Photos by author. 

The technical mission sent by UN Human Rights Commissioner and former Chilean president Michelle Bachelet, didn’t inspect the terrible conditions of Antonio María Pineda Central Hospital in Barquisimeto.

Antonio María Pineda Central Hospital in Barquisimeto.

The UN commission stuck exclusively to the agenda imposed by the Maduro regime. On March 17th, they were taken by officials from the dictatorship to the Autonomous Service of Pharmaceutical Development (SEFAR) and to the Pastor Oropeza Hospital of the Institute of Social Security, in the Alí Primera social housing project. While there are private healthcare centers or managed by institutions such as the Red Cross, the aforementioned centers are all managed by the central state.

While these cosmetic operations were taking place, outside the hospitals, the patients’ relatives offered heartbreaking testimonies about the service’s true conditions.

The patients and healthcare professionals of the Antonio María Pineda Hospital were hoping that the mission would visit the city’s most important public hospital, since they had received three containers with medicines, medical supplies, cleaning products and air conditioners from the Health Ministry; maintenance staff was cleaning the main areas, while others worked on fixing the elevators, replacing light bulbs and painting some walls, something unusual in the Venezuelan healthcare system nowadays. Even security in the facilities was reinforced.

While these cosmetic operations were taking place, outside the hospitals, the patients’ relatives offered heartbreaking testimonies about the service’s true conditions, worsened by the blackout that lasted over five days in Barquisimeto, leaving a severe water crisis. “It’s been a week of many calamities,” said a patient in the maternity area who chose to remain anonymous. “We can catch an infection, there’s blood on the floor, the restrooms are filthy. My baby’s also a patient in the hospital but the pediatric wing is a bit cleaner.”

“They’re patching all the holes and everything’s impeccable so they can say that everything’s fine, that there’s no lack of medicines, even when everything’s horrible. We’re worse every day and they deny it.” said Julimar Heredia. 

Julimar Heredia, the relative of a hospitalized patient, said: “They’re patching all the holes and everything’s impeccable so they can say that everything’s fine, that there’s no lack of medicines, even when everything’s horrible. We’re worse every day and they deny it.” Julio Aguirre’s wife entered the obstetric emergency for a c-section on March 13th. “They told us to bring absolutely everything: three cold packs, eight pairs of gloves, a small hook used for newborn babies, four bags of saline solution and 26 litres of water. I spent Bs. 173,000 the first day alone. Now that an inspection’s coming, they’re throwing a bunch of smokescreens, but just yesterday, there was a puddle of urine in front of the elevator.”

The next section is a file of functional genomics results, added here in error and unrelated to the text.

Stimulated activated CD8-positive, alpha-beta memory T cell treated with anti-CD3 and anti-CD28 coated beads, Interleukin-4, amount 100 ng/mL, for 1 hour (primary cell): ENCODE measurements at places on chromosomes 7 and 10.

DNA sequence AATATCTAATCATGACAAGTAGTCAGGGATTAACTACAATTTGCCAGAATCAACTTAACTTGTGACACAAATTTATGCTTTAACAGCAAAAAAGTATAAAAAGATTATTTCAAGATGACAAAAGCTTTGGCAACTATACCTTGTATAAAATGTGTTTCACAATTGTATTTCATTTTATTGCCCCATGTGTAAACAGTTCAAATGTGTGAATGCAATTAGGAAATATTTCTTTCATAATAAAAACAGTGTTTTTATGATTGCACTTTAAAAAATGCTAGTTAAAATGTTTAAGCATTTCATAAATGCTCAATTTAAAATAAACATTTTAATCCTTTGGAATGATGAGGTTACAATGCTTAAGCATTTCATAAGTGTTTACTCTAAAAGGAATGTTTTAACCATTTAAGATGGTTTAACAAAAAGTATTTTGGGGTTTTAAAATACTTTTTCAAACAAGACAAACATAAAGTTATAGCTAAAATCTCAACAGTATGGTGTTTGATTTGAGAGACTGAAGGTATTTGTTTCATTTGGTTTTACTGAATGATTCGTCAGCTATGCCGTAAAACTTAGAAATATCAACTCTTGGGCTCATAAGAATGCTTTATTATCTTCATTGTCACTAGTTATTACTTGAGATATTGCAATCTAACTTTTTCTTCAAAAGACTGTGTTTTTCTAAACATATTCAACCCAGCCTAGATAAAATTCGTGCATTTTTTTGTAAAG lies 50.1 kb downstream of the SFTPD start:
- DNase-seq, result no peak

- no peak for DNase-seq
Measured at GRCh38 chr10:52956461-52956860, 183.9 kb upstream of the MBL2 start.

Dr. Rene Rivas, head of the Medical Association of Lara State, denounced that the health authorities seek to conceal the deficiencies if the UN commission comes for an express visit to the hospital. “We’ve noticed that they’re suddenly bringing supplies without prior coordination. Moreover, there’s a series of infrastructural works because of the UN Human Rights Commission’s visit. As doctors, we’d like UN operatives to visit the country more frequently so that health authorities supply and fix hospitals more regularly.”

“We’ve noticed that they’re suddenly bringing supplies without prior coordination. Moreover, there’s a series of infrastructural works because of the UN Human Rights Commission’s visit. As doctors, we’d like UN operatives to visit the country more frequently so that health authorities supply and fix hospitals more regularly.”

Meanwhile, in many other places of the country, the citizens and doctors who wanted to denounce the system’s failures clashed with the National Guard, colectivos and other regime forces that blocked access to those wanting to protest in front of the UN representatives. In the Enrique Tejera Hospital City, in Valencia, several doctors were physically mistreated by the security ring created by the regime around Bachelet’s envoys, and a doctor who managed to talk to the press, Ronny Mantilla, had to go into hiding because the regime’s secret police (SEBIN) raided his house. The journalists at the gates of the prison were taken away and were forbidden to take photos by security forces.

On March 16th and 17th, at least five cases of intimidation against the press were registered in Barquisimeto. Before the UN commision went to the Uribana prison, the regime’s Prison Minister Iris Varela, said to the guards “send those motherfuckers of the press away, those sons of bitches are here just to fuck with us,” as Instituto Prensa y Sociedad denounced. The journalists at the gates of the prison were taken away and were forbidden to take photos by security forces. At 2:00 a.m., the offices of newspaper El Informador were attacked, and the team from that media outlet was threatened to be burned alive, by colectivos, when they were trying to cover the UN commission’s visit to the Alí Primera complex. Outside the central hospital, journalists from El Informador and El Pitazo were threatened and insulted by Lara State’s health director.  

This story isn’t over: the Human Rights Mission will be here for a few more days, while Michelle Bachelet faces considerable pressure to be more frontal in denouncing the abuses against all fundamental rights, which have increased under the Maduro regime.

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